A positive step to strengthen your balance sheet is to take a closer look at the quality of your inventory. If you had to sell all your stock in the next week to pay your debts, would you get the full amount shown on the balance sheet? In a great deal of businesses, the answer is no. You need to value your inventory/stock at market value, which is what you can realistically sell it for today. It is no point buying computers for resale at $2000 each in 2014, then valuing them at $2000 each in 2019 at cost price because they devalue very quickly.
Review your procurement strategy.
Do you have a purchasing schedule for the year, and is it being adhered to? Are you buying too late and missing out on seasonal sales? Make sure someone is responsible for this function of the business and plan, plan, and plan – a forward focus is crucial. Purchasing in bulk may be another cost saving rather than piece by piece, as long as it is not overstocking, and you are sure you can move the product quickly. This also may give you significant discounts.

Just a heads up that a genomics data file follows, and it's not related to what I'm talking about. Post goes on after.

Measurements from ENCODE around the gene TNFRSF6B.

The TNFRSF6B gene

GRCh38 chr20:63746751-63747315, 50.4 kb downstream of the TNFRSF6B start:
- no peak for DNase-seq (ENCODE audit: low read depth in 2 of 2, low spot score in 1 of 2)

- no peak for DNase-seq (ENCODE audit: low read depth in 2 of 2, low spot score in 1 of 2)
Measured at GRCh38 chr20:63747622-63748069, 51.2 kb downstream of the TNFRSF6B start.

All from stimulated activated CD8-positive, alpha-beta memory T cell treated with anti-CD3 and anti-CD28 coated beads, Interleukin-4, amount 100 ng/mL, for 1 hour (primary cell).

Look at the collection of your receivables.
Are slow paying debtors slowly strangling your business? You might need to implement a more aggressive collection strategy to ensure you get paid on time.
Maintain a forward focus.
Always ask yourself, what’s around the corner? What are the threats to your current position? What strategic plans should you make for the future? Your balance sheet should reflect your business strategy.
Taking steps to strengthen and maintain a strong balance sheet will help your business thrive during even the toughest times. It also decreases the risk of failure
Growing a business can be expensive, a strong balance sheet will serve as a foundation from which you can launch into new products and markets. Not to mention, bankers love nothing more than seeing a solid balance sheet with healthy cash reserves and a balance capital structure when assessing loan applications.
Hills Accounting is an accounting firm that excels at servicing your accounting needs. Visit www.hillsaccounting.com.au or call 62737800 to start your journey with us.